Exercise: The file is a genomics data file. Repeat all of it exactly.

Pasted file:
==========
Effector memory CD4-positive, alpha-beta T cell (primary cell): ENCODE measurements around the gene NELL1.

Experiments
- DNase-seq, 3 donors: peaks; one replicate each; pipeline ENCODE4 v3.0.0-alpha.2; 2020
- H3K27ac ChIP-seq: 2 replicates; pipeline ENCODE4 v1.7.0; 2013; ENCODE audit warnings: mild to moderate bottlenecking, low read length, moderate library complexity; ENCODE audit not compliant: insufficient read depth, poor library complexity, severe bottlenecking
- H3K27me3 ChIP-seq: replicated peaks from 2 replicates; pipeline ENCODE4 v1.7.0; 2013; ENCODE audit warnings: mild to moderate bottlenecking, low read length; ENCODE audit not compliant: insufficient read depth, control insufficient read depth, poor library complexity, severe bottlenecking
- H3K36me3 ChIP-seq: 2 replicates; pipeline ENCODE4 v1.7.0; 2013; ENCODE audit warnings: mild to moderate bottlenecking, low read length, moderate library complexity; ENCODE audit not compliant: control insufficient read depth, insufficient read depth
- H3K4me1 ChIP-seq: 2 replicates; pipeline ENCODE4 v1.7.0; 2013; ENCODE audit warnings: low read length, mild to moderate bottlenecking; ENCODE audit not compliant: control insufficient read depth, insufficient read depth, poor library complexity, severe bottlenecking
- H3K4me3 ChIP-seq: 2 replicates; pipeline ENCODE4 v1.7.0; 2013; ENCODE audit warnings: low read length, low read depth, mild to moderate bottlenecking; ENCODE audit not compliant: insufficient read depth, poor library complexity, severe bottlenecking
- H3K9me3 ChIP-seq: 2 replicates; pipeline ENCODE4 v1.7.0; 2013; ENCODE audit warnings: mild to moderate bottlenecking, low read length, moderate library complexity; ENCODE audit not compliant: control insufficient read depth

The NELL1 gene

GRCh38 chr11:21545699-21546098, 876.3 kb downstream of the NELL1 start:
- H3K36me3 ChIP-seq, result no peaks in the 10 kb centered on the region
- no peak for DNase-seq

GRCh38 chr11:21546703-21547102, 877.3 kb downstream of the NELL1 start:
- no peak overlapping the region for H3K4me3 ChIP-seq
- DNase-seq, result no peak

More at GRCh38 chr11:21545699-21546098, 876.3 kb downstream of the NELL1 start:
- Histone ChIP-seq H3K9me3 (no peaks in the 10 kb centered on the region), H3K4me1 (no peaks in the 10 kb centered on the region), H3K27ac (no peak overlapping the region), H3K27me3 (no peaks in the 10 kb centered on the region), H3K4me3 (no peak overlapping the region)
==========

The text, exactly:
Effector memory CD4-positive, alpha-beta T cell (primary cell): ENCODE measurements around the gene NELL1.

Experiments
- DNase-seq, 3 donors: peaks; one replicate each; pipeline ENCODE4 v3.0.0-alpha.2; 2020
- H3K27ac ChIP-seq: 2 replicates; pipeline ENCODE4 v1.7.0; 2013; ENCODE audit warnings: mild to moderate bottlenecking, low read length, moderate library complexity; ENCODE audit not compliant: insufficient read depth, poor library complexity, severe bottlenecking
- H3K27me3 ChIP-seq: replicated peaks from 2 replicates; pipeline ENCODE4 v1.7.0; 2013; ENCODE audit warnings: mild to moderate bottlenecking, low read length; ENCODE audit not compliant: insufficient read depth, control insufficient read depth, poor library complexity, severe bottlenecking
- H3K36me3 ChIP-seq: 2 replicates; pipeline ENCODE4 v1.7.0; 2013; ENCODE audit warnings: mild to moderate bottlenecking, low read length, moderate library complexity; ENCODE audit not compliant: control insufficient read depth, insufficient read depth
- H3K4me1 ChIP-seq: 2 replicates; pipeline ENCODE4 v1.7.0; 2013; ENCODE audit warnings: low read length, mild to moderate bottlenecking; ENCODE audit not compliant: control insufficient read depth, insufficient read depth, poor library complexity, severe bottlenecking
- H3K4me3 ChIP-seq: 2 replicates; pipeline ENCODE4 v1.7.0; 2013; ENCODE audit warnings: low read length, low read depth, mild to moderate bottlenecking; ENCODE audit not compliant: insufficient read depth, poor library complexity, severe bottlenecking
- H3K9me3 ChIP-seq: 2 replicates; pipeline ENCODE4 v1.7.0; 2013; ENCODE audit warnings: mild to moderate bottlenecking, low read length, moderate library complexity; ENCODE audit not compliant: control insufficient read depth

The NELL1 gene

GRCh38 chr11:21545699-21546098, 876.3 kb downstream of the NELL1 start:
- H3K36me3 ChIP-seq, result no peaks in the 10 kb centered on the region
- no peak for DNase-seq

GRCh38 chr11:21546703-21547102, 877.3 kb downstream of the NELL1 start:
- no peak overlapping the region for H3K4me3 ChIP-seq
- DNase-seq, result no peak

More at GRCh38 chr11:21545699-21546098, 876.3 kb downstream of the NELL1 start:
- Histone ChIP-seq H3K9me3 (no peaks in the 10 kb centered on the region), H3K4me1 (no peaks in the 10 kb centered on the region), H3K27ac (no peak overlapping the region), H3K27me3 (no peaks in the 10 kb centered on the region), H3K4me3 (no peak overlapping the region)